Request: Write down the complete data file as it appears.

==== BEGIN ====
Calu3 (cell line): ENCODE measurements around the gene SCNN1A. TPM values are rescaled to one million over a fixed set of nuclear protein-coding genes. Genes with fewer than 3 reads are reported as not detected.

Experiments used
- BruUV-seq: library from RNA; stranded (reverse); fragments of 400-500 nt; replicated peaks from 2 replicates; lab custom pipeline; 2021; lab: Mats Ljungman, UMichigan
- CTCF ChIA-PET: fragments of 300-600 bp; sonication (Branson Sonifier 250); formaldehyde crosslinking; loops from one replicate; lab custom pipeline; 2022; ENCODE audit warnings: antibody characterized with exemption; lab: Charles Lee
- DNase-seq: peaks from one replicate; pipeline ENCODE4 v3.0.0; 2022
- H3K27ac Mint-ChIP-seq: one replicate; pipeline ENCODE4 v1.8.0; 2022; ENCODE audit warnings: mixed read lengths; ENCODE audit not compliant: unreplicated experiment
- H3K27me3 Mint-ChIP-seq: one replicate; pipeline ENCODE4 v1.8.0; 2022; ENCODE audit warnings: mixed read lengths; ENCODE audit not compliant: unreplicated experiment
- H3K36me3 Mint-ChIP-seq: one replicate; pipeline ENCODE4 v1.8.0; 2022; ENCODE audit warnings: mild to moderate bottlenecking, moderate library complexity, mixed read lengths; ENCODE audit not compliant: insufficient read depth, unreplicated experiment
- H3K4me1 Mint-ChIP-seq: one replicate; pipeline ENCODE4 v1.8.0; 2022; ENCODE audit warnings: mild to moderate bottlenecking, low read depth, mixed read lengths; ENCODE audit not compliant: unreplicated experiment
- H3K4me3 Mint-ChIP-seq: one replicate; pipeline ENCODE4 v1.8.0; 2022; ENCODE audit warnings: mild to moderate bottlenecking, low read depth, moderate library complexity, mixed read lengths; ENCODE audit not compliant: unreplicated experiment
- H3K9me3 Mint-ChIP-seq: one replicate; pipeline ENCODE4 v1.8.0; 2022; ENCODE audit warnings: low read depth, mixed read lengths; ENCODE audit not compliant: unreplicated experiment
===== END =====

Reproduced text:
Calu3 (cell line): ENCODE measurements around the gene SCNN1A. TPM values are rescaled to one million over a fixed set of nuclear protein-coding genes. Genes with fewer than 3 reads are reported as not detected.

Experiments used
- BruUV-seq: library from RNA; stranded (reverse); fragments of 400-500 nt; replicated peaks from 2 replicates; lab custom pipeline; 2021; lab: Mats Ljungman, UMichigan
- CTCF ChIA-PET: fragments of 300-600 bp; sonication (Branson Sonifier 250); formaldehyde crosslinking; loops from one replicate; lab custom pipeline; 2022; ENCODE audit warnings: antibody characterized with exemption; lab: Charles Lee
- DNase-seq: peaks from one replicate; pipeline ENCODE4 v3.0.0; 2022
- H3K27ac Mint-ChIP-seq: one replicate; pipeline ENCODE4 v1.8.0; 2022; ENCODE audit warnings: mixed read lengths; ENCODE audit not compliant: unreplicated experiment
- H3K27me3 Mint-ChIP-seq: one replicate; pipeline ENCODE4 v1.8.0; 2022; ENCODE audit warnings: mixed read lengths; ENCODE audit not compliant: unreplicated experiment
- H3K36me3 Mint-ChIP-seq: one replicate; pipeline ENCODE4 v1.8.0; 2022; ENCODE audit warnings: mild to moderate bottlenecking, moderate library complexity, mixed read lengths; ENCODE audit not compliant: insufficient read depth, unreplicated experiment
- H3K4me1 Mint-ChIP-seq: one replicate; pipeline ENCODE4 v1.8.0; 2022; ENCODE audit warnings: mild to moderate bottlenecking, low read depth, mixed read lengths; ENCODE audit not compliant: unreplicated experiment
- H3K4me3 Mint-ChIP-seq: one replicate; pipeline ENCODE4 v1.8.0; 2022; ENCODE audit warnings: mild to moderate bottlenecking, low read depth, moderate library complexity, mixed read lengths; ENCODE audit not compliant: unreplicated experiment
- H3K9me3 Mint-ChIP-seq: one replicate; pipeline ENCODE4 v1.8.0; 2022; ENCODE audit warnings: low read depth, mixed read lengths; ENCODE audit not compliant: unreplicated experiment